Wednesday 20 January 2016

The third day (Notes from Luke 24:13-35)

13 Now that same day two of them were going to a village called Emmaus, about seven miles from Jerusalem.

  • It’s the same day as the Resurrection.
  • Here are two people leaving the scene of the crime, they have been there, done that. But now they are headed home.
  • Later on in verse 21, Cleopas says, “It is now the third day since this happened,” meaning that’s it. Jesus is really dead. (Compare John 11:6, 39 - Jesus waiting till after the third day before visiting Lazarus) The show is over. They tried staying back for the post-credits extras but nothing happened.
  • Emmaus was 7 miles from Jerusalem, meaning it was still within the province of Judea, close enough for Cleopas and his friend to be familiar with all that Jesus said and did these past few years. Their expectations were built up over some time and this particular visit to Jerusalem over the Passover weekend was full of anticipation. Instead, it ended up a huge disappointment.

14 They were talking with each other about everything that had happened.

  • They were gossipping. The same way the Internet was abuzz when Bowie and Rickman died this week. “Did you hear? After all he did? What a shame!”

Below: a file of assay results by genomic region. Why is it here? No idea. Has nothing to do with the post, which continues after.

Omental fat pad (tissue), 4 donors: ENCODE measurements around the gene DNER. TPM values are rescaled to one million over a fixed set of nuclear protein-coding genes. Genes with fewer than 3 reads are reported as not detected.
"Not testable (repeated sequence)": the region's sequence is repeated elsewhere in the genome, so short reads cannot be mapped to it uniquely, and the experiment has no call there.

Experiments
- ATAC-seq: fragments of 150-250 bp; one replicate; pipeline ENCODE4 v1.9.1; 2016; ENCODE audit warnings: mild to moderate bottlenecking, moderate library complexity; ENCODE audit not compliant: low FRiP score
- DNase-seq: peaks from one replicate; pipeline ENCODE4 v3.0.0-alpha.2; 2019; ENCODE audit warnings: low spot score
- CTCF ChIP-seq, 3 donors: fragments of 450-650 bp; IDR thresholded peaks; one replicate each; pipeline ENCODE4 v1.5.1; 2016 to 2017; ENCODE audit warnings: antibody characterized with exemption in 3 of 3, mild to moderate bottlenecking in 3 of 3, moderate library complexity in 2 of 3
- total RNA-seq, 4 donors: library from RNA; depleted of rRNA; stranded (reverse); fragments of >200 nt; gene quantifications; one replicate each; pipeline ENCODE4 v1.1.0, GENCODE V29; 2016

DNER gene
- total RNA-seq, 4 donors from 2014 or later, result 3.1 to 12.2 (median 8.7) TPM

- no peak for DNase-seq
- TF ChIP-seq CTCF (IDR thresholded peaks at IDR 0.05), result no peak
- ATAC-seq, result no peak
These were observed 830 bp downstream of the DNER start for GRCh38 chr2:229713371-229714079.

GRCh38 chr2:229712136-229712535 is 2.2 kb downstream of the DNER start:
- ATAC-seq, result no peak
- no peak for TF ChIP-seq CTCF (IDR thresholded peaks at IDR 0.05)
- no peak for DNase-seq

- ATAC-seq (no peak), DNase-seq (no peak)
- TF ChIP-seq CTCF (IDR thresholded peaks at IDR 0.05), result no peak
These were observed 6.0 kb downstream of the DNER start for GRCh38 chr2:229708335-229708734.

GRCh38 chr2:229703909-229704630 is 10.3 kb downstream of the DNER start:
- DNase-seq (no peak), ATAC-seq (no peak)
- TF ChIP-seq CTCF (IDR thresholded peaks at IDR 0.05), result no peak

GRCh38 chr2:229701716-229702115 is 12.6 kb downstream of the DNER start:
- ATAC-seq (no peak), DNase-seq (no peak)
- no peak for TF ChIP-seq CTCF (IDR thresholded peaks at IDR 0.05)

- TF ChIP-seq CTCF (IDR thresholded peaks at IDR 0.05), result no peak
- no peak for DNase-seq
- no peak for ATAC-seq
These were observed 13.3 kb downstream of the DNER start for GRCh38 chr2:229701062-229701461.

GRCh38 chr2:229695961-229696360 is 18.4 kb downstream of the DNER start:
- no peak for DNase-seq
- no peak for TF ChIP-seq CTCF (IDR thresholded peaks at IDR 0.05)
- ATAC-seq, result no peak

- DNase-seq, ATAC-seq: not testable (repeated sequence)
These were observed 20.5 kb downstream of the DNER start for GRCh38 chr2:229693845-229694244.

• Talking is a way of thinking. Of processing. They weren’t discovering new information. They were trying to make sense of what they had already seen and heard.
  • So much had happened. The miracles. The crowds. The triumphal entry into Jerusalem. The arrest by the Romans. The trial. The torture and crucifixion. They talked about “Everything that had happened.”
  • In fact, verse 15 describes how they “discussed” these things. A better word would be “debated”. They had strong opinions. They had questions they wanted answers to.

15 As they talked and discussed these things with each other, Jesus himself came up and walked along with them.

  • This was not Paul’s encounter on the road to Damascus where Jesus knocks him off his horse. (Acts 9)
  • Instead, Jesus joined them in their journey. He “walked along with them.”
  • He didn’t stop them mid-conversation. Jesus wanted to be a part of their conversation.

16 But they were kept from recognising him.